MIAMI will use a comprehensive and coordinated approach to identify promising new biomarkers (to be completed at month 24), using advanced protein expression profiling technology by label-free LC-MS/MS (proteomics), multiplex cytokine and chemokine assays (cytokinomics), and screening of micro-RNA profiles (transcriptomics). This will provide a unique and distinctive advantage of being able to integrate the results of different discovery (molecular profiling) strategies.
MIAMI will use samples from existing cohorts and biobanks to analyze the identified biomarker panels as tools to improve outcome measures in chronic joint and gut disease. After providing proof-of-principle, prospective clinical studies implementing stratified therapeutic approaches based upon biomarkers will be designed longitudinally (existing experience at UCMU and WWU for JIA, WWU for IBD, UGent for SpA, and UCD for PsA).
MIAMI will monitor therapy and search for subclinical inflammation in patients during disease remission. By defining clinically valuable cut-offs for definition of immunological remission, MIAMI will provide therapy-stop-rules, with the aim of developing commercial assays (to be completed at month 36).
Objective 4: Monitoring local disease activity and extension
Starting from preliminary data, molecular imaging using S100-DAMPs will first be established in animal models. MIAMI will image-track macrophages to inflamed joints in mouse models of seronegative arthritis or to the inflamed intestine in experimental colitis. MIAMI will combine imaging of S100-DAMPs with specific fluorescent antibodies and enzyme (metalloproteinases) activity using fluorescent probes and correlate that to joint destruction in seronegative arthritis (to be completed at month 36).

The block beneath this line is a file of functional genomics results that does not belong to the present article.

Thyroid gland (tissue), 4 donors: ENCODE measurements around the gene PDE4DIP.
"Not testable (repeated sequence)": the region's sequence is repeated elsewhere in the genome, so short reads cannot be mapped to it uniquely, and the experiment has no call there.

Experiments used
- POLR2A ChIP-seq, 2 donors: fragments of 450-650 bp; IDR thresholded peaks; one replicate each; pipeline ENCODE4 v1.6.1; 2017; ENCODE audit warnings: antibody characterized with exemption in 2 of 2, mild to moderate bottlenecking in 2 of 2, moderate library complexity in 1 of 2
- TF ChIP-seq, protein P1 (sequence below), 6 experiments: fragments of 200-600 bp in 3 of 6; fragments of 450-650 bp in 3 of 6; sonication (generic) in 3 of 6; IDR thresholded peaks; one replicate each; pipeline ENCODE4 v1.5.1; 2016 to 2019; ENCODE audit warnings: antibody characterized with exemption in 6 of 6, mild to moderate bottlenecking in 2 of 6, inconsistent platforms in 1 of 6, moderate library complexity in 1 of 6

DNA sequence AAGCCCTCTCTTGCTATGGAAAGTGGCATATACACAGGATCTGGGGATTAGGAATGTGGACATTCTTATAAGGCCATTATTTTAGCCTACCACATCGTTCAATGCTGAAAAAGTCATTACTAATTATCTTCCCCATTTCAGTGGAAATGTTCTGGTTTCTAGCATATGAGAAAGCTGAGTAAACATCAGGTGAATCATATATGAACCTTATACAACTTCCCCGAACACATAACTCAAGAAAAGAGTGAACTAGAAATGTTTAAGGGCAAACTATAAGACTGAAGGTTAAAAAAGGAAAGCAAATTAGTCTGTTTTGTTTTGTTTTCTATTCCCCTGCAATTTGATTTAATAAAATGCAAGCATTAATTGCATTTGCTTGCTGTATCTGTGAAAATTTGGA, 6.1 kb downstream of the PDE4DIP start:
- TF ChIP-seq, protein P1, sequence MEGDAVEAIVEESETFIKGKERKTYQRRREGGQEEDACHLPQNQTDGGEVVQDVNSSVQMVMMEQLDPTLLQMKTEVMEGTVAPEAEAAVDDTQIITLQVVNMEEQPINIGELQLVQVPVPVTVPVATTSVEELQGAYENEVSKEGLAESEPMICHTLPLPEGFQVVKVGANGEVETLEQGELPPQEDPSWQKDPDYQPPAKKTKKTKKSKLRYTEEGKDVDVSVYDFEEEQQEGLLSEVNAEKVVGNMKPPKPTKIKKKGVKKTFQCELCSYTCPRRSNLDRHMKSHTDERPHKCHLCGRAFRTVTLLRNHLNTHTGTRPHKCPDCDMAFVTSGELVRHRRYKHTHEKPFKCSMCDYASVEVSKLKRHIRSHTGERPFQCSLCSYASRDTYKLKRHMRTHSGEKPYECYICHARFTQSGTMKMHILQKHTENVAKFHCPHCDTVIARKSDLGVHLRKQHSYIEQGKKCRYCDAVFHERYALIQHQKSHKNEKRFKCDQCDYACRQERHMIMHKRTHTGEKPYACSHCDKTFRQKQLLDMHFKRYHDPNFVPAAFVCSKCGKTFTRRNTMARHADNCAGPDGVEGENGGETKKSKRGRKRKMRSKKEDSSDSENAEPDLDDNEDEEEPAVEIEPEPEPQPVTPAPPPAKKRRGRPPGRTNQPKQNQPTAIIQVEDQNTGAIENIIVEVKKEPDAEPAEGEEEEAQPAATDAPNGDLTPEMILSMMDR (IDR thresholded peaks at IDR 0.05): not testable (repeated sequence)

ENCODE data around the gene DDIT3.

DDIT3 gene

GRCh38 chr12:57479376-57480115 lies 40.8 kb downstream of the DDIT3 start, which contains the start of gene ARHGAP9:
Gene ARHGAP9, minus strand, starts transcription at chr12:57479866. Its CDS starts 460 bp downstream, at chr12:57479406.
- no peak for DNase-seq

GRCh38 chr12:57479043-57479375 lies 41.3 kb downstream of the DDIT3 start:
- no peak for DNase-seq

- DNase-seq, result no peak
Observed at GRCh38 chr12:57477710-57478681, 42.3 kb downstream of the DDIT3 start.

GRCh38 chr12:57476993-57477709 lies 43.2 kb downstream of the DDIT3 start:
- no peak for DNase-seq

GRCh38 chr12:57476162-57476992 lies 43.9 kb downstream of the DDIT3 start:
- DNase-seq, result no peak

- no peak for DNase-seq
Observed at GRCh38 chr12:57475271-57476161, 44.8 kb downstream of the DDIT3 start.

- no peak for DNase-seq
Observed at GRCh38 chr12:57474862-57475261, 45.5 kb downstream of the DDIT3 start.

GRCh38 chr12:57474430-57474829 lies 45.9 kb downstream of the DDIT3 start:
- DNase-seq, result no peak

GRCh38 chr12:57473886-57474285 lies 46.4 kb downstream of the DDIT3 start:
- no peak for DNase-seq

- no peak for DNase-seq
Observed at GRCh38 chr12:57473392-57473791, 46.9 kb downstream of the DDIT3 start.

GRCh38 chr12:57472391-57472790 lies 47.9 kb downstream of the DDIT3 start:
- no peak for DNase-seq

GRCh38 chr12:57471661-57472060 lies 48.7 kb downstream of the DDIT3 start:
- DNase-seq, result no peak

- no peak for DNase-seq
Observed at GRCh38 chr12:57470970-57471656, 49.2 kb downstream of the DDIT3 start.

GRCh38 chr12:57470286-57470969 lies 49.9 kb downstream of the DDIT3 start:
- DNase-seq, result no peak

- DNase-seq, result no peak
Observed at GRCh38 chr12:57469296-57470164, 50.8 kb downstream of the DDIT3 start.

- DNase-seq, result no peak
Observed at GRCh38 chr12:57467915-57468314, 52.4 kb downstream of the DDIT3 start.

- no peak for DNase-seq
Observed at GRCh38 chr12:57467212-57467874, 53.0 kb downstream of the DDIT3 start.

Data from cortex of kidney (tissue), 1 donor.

Comparison with data from humans will be analyzed by also correlating to imaging results and immunohistochemical analyses in biopsy specimens (synovia, gut, skin). These studies will provide insights on how targets that can be detected by molecular imaging correlate to the site and extent of inflammation in vivo (to be completed at month 36).
To foster translational activities, MIAMI will develop new means to image inflammation by using existing small molecules binding to S100-DAMPs, which are approved for use in humans (to be completed at month 36).
MIAMI is funded by the European Union Seventh Framework Programme.
Points of Contact
Klinik für Pädiatrische Rheumatologie und Immunologie
Röntgenstr. 21 • 48149 Münster
phone: +49 251 83-58178
fax: +49 251 83-58104
Sponsors & Partners
European Research Services GmbH
Radboud University Medical Center Nijmegen
University College Dublin
University Medical Centre Utrecht
University of Muenster